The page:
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I'm operating a web-based service in the UK where I receive a commission every time a customer makes a sale through my service.

What is the best way to structure a business or record income personally to pay the least amount of tax possible? I'm in the UK.

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This is straying a bit from Personal Finance. – DJClayworth Jan 23 '12 at 17:20
@DJClayworth I think it is on topic. If you're reading this question as "How do I set up a web-based hotel booking e-commerce system?" then I would agree it is off-topic, but I read this question as "What is the correct way for me to structure things so I am only taxed personally on the revenue I get to keep from the arrangement?" .. then it speaks to an individual's income from a small business. See See… – Chris W. Rea Jan 23 '12 at 20:19
@ChrisW.Rea I rewrote the question to be more generic. – duffbeer703 Jan 24 '12 at 0:11
@duffbeer703 Hmm... with your edits, you've erased (or oversimplified) a part that I think matters: that the OP is wanting to ensure that only the income he gets to keep is taxed, as opposed to the passed-through revenue being taxed. Perhaps roll back to the OP's text, but keep your title for the question? The revenue pass-through is a key point of discussion, IMO. – Chris W. Rea Jan 24 '12 at 0:40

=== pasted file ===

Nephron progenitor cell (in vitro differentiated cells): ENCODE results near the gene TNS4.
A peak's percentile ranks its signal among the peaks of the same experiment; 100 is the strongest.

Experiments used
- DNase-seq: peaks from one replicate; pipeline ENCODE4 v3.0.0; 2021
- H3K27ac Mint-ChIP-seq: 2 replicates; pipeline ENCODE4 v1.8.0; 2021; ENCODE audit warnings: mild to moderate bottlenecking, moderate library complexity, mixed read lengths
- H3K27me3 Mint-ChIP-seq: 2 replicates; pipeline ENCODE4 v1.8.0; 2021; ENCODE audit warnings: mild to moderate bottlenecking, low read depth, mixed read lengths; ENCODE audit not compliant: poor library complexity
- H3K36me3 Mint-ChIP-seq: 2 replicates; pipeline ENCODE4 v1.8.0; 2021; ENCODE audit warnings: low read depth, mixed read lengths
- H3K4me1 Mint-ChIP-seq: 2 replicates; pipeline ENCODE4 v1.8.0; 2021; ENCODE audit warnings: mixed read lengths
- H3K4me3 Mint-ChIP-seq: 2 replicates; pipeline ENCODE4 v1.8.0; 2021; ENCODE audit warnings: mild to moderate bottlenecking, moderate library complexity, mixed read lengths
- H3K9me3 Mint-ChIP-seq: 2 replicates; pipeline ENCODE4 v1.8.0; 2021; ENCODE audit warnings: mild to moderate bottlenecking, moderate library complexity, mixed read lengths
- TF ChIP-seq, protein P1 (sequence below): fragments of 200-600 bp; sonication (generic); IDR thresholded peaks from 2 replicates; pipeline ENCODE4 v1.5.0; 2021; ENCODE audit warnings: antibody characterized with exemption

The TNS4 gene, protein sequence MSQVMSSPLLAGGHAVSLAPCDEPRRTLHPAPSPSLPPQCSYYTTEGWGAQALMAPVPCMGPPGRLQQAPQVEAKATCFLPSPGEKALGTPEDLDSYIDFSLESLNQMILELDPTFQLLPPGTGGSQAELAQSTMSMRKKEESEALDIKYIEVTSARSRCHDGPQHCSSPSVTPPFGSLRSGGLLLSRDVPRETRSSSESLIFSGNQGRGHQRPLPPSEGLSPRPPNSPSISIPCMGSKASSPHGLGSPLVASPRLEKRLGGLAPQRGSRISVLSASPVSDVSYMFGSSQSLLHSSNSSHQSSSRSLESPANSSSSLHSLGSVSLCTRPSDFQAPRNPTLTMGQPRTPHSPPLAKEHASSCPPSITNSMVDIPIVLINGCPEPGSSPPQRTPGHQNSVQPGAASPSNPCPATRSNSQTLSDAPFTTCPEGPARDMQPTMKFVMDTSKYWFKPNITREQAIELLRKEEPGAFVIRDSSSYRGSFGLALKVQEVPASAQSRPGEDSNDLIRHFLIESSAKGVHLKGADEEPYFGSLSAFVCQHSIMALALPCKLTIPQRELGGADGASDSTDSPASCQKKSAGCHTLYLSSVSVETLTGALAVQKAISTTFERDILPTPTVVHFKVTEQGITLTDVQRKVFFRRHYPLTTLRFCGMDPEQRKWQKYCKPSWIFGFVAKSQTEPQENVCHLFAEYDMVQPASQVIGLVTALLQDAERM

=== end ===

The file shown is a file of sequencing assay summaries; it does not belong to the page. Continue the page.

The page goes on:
Its best you start this venture as a Business entity. Whatever the customer pays you is your income. Whatever you pay to the hotel will be your expenses. Apart from this there will be other expenses. So essentially difference between your income and expense will be the profit of the entity and tax will be on the profit.

If you do not want to start an Business entity and pay as an individual then please add the country tag, depending on the country there may different ways to account for the funds.

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Use a limited company. Use the HMRC website for help on limited companies and get a good accountant for doing your taxes. Mixing your website income and personal income may make you pay a higher tax rate.

You can take out expenses from the limited company, which are tax deductible. But if you group it in personal income it wouldn't be tax deductible. In a personal capacity you are 100% liable if your business goes bust and you owe debt. But for a limited company you are only liable for what you own i.e %age of shares. You can take on an investor if your business booms and it is easier if you do it through a limited company rather than through a personal endeavour.

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